Prior to leaving for the G-7 summit on Friday, President Donald Trump told reporters he hoped for a return to the days when Russia was party to the meeting of world leaders.
He continued to promote the idea at a Saturday press conference, and in so doing, Trump glossed over the reason Russia was booted the first place.
“This used to be the G8, not the G7," said Trump on Saturday morning at a press conference before he left the G7 meeting in Quebec. "Something happened a while ago where Russia is no longer in."
That "something" was Russia's invasion and annexation of the Ukrainian territory of Crimea in 2014, which prompted international leaders to vote to remove Russia from the G8 as punishment.
When it was brought to his attention that Russia got the boot after violating another country's borders and was asked if the U.S. should now recognize Crimea as part of Russia, Trump defaulted to blaming former President Barack Obama:
“You have to ask President Obama, because he was the one that let Crimea get away, that was during his administration," said Trump.
"Obama can say all he wants, but he allowed Russia to take Crimea," he said.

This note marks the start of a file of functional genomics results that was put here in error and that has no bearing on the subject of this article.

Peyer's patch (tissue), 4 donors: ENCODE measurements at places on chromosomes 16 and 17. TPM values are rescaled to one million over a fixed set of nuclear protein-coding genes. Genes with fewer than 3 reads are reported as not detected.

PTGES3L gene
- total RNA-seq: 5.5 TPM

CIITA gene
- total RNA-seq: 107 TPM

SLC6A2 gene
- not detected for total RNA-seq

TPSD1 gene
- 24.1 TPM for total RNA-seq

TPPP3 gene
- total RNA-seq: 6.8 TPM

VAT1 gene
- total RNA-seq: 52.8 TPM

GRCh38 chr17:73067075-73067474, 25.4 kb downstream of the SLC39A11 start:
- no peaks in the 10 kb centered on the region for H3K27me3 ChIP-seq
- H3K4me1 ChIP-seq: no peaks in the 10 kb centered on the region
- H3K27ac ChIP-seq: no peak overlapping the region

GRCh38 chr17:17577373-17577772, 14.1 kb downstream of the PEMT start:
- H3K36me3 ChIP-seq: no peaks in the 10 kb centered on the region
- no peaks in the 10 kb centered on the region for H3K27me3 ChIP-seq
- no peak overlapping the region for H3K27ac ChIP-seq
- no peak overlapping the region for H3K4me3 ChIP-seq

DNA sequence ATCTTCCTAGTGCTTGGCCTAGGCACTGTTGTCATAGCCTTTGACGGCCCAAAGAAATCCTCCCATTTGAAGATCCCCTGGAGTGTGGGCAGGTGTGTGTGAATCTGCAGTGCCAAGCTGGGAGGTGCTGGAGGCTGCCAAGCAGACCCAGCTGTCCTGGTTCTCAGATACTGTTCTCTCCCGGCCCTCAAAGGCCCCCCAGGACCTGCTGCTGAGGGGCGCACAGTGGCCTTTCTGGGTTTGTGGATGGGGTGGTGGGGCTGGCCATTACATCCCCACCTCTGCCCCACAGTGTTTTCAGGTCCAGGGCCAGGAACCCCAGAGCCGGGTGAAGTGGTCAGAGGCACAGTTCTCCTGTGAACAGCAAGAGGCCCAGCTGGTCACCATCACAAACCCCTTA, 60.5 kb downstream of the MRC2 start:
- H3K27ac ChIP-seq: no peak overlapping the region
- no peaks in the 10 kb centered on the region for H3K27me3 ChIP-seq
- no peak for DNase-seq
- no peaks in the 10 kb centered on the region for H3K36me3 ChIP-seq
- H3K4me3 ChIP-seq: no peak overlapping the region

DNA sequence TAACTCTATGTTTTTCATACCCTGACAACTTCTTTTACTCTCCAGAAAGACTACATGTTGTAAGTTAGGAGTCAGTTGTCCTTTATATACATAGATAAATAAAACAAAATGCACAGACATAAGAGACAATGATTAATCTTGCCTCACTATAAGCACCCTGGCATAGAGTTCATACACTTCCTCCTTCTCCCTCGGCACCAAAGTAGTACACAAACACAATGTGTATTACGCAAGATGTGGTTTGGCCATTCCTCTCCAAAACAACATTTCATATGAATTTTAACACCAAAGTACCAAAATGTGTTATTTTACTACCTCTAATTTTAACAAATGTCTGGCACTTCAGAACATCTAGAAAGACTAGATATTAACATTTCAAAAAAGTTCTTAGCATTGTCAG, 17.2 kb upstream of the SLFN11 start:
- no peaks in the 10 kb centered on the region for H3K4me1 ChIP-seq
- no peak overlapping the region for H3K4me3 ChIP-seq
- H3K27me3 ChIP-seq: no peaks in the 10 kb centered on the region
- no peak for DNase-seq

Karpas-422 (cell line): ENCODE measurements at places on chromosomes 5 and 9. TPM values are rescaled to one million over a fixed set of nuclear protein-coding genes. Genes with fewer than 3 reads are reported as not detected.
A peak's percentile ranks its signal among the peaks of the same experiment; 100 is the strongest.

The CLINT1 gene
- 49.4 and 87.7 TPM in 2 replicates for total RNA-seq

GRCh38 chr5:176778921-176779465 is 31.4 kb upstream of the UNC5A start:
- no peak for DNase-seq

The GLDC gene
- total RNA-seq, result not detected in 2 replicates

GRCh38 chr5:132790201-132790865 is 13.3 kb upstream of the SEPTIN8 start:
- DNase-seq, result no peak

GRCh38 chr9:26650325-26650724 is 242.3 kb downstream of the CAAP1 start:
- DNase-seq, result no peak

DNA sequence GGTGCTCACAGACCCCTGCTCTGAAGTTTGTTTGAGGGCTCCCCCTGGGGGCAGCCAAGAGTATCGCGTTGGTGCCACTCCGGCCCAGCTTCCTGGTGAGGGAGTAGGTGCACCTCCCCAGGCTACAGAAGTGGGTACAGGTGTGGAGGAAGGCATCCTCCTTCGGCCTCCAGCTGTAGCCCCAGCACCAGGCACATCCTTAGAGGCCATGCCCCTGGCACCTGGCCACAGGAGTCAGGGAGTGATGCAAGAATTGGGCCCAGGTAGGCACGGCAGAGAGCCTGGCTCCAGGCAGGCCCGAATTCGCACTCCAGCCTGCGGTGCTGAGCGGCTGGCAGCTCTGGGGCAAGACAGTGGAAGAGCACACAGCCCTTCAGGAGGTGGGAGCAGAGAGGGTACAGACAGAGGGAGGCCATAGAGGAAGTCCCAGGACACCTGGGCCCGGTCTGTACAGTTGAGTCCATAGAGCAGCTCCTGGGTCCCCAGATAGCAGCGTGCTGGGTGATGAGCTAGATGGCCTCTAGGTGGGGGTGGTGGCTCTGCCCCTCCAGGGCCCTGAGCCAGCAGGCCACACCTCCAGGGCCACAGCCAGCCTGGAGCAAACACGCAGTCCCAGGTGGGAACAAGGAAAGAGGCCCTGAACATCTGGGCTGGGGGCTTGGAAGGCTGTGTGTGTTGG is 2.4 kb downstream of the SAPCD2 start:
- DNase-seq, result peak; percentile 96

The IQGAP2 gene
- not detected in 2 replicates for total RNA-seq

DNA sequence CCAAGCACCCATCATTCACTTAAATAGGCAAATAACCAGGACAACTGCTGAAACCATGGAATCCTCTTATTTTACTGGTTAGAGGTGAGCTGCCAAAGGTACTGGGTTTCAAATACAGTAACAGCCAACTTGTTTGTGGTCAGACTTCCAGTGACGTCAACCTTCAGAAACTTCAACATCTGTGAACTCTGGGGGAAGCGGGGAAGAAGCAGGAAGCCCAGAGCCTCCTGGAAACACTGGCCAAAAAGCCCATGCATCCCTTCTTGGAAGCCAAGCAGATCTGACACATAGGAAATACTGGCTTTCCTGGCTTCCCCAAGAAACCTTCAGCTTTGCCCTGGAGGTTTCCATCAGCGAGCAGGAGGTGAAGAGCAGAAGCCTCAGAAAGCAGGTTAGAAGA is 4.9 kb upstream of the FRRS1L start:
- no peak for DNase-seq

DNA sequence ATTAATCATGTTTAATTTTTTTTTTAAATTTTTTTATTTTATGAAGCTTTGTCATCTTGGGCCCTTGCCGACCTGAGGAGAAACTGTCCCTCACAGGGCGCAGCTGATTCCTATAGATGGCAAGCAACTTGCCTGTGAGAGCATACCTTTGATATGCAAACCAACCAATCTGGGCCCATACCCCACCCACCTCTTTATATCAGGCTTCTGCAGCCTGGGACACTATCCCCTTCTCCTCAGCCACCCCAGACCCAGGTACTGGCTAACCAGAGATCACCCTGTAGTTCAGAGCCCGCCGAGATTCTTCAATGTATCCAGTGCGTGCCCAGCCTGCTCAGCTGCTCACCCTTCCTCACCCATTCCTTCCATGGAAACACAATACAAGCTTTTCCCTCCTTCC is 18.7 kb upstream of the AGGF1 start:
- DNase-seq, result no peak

Crimea would not have fallen to Russian hands had Trump been president, he indicated, though without explanation as to how he would have prevented it.
“I may have had a much different attitude," said Trump.
"With that being said, it's been done a long time," he said of an invasion that occurred less than four years ago.
“I think it would be an asset to have Russia back in. I think it would be good for the world. I think it’d be good for Russia. I think it’d be good for the United States," said Trump, describing the G8 as more "meaningful" than the G7.
"We're looking for peace in the world. We're not looking to play games," he said.
The G-7 members declined to back up the president on this matter.